Chin armed group attacks, disables junta vehicles on road to Hakha

The Chin National Army (CNA), a Chin ethnic armed group operating in northwestern Myanmar, incapacitated a large military convoy on the road connecting Falam and Hakha in northern Chin State on Thursday, the group announced. 

The convoy was made up of some 30 vehicles, two of which were armoured, and was near Chuncung village some 10 miles north of Hakha when the attack occurred. The anti-junta group used drones and land mines to inflict severe damage on most of the vehicles, including one tank, the group’s spokesperson Salai Htet Ni told Myanmar Now on Thursday afternoon. 

“There were two tanks, and one of them was badly damaged. We can confirm that the vehicles were incapable of getting out of Chungcung. The fighting is still going on with reinforcements to Hakha cut off. Not a single vehicle was left in good condition,” Salai Htet Ni said. 

Some civilian six-wheeled and twelve-wheeled trucks were among the vehicles, and Salai Htet Ni speculated that the military was using them to transport food and arms. 

“We didn’t seize or salvage the vehicles, we just destroyed them. We can’t say for sure what was inside the trucks, but it likely would have been mostly ammunition, bombs, and military uniforms,” Salai Htet Ni said. 

Later that day–the eve of Thingyan, the traditional Buddhist New Year festivities–the military launched four air raids in the area.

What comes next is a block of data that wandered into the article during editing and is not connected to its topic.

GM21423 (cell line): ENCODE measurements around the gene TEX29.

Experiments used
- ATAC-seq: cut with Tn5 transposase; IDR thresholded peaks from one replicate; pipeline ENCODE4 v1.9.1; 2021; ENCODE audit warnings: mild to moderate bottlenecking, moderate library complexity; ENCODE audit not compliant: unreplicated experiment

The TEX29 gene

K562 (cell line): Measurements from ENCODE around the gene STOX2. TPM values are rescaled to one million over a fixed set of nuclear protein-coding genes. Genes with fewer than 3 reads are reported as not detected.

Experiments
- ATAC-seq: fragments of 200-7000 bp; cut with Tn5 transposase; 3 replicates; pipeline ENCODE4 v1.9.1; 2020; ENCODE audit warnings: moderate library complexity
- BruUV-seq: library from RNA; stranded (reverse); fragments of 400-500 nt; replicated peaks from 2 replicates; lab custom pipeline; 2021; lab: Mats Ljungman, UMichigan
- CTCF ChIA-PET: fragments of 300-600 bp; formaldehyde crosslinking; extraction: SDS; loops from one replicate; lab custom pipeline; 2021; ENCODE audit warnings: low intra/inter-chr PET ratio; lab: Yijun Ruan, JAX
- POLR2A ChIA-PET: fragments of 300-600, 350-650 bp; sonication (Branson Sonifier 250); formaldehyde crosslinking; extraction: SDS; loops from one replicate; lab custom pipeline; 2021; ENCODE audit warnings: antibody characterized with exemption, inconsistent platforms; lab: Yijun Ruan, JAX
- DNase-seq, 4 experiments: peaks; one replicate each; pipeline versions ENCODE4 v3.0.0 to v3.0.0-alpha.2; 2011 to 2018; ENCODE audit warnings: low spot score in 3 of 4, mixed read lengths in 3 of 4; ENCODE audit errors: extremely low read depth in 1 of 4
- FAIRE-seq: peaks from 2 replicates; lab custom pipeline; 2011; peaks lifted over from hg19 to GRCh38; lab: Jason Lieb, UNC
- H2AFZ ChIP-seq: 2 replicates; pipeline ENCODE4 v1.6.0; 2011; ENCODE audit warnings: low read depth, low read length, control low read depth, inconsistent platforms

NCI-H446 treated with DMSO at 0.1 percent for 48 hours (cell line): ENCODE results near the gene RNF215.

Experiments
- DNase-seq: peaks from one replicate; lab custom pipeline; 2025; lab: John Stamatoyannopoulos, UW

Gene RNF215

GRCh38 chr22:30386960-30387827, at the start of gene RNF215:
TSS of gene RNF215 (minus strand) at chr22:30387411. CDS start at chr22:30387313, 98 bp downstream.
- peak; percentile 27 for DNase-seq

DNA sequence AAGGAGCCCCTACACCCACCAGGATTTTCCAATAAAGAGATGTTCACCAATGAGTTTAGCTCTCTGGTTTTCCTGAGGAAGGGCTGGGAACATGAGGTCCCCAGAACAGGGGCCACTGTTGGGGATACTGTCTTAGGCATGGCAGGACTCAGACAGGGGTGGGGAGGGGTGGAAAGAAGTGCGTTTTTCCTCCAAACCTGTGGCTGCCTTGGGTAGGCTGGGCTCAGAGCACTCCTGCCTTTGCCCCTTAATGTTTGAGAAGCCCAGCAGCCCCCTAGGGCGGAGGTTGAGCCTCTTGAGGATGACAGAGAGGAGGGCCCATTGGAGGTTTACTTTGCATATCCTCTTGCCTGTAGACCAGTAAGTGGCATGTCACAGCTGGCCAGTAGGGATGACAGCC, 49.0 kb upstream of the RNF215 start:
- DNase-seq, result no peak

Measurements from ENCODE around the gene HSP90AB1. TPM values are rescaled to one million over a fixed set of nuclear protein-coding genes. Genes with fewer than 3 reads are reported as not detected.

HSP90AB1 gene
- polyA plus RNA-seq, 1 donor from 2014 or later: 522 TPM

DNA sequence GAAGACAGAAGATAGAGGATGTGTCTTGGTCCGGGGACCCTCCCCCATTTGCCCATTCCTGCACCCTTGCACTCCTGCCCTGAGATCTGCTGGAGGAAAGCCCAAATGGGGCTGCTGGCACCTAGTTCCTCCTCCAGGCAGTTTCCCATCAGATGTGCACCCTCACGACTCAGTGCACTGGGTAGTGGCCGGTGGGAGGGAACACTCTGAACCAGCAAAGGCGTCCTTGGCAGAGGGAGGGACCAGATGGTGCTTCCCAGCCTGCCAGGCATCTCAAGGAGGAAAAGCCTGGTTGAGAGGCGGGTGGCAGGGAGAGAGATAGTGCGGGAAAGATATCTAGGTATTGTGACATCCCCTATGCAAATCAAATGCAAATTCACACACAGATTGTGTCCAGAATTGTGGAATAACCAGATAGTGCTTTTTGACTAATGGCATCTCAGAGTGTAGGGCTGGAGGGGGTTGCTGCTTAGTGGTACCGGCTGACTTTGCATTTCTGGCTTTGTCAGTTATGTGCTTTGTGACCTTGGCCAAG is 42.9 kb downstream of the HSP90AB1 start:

The raids occurred near Chungcung village at around 11:30am, Salai Htet Ni said. The extent of the damage and casualty count from these attacks is still unknown. 

The CNA reportedly used drone strikes, ordinary landmines, and a kind of anti-tank mine that simultaneously detonates multiple charges arranged in rows. 

According to Salai Htet Ni, the junta troops were defeated despite being better armed because of the Chin resistance forces’ knowledge of the area and effective guerrilla tactics. 

The CNA and allied forces use their familiarity with the terrain to their advantage, and are skilled in finding weaknesses in junta convoys’ defences in order to launch successful surprise attacks, he said. 

Local anti-junta forces frequently attack vehicles carrying supplies and reinforcements to military battalions operating in Chin State, and the recent attack on the convoy was the most damaging yet, he added.

The convoy that came under attack on Thursday had initially departed from Kalay Township, Sagaing Region, on March 7. It normally takes around 90 minutes to complete the 60-mile drive from Kalay to Falam, Chin State, but it had taken the junta convoy 12 days due to attacks along the road. 

Because of similar delays, the convoy still had not reached Hakha, less than 50 miles from Falam, three weeks later. Chuncung, the village where the attack occurred, is located about 10 miles north of Hakha on the road from Falam. 

Junta leader Min Aung Hlaing announced on March 27 that the military planned to take decisive action against ethnic armed groups abetting the anti-junta People’s Defence Forces and the publicly mandated National Unity Government. 

Various junta attacks have occurred in Chin State since the announcement, including aerial strikes and the burning of villages by ground forces.  

Just three days after the announcement, an unprovoked airstrike on the village of Khuafo, Thantlang Township, killed nine civilians, including children under 10 years old. There had been no previous fighting in Khuafo. In a similar incident on Monday, an air raid near a high school in Webula, Falam Township, killed a school principal connected to the Civil Disobedience Movement opposing the junta, along with eight other civilians.

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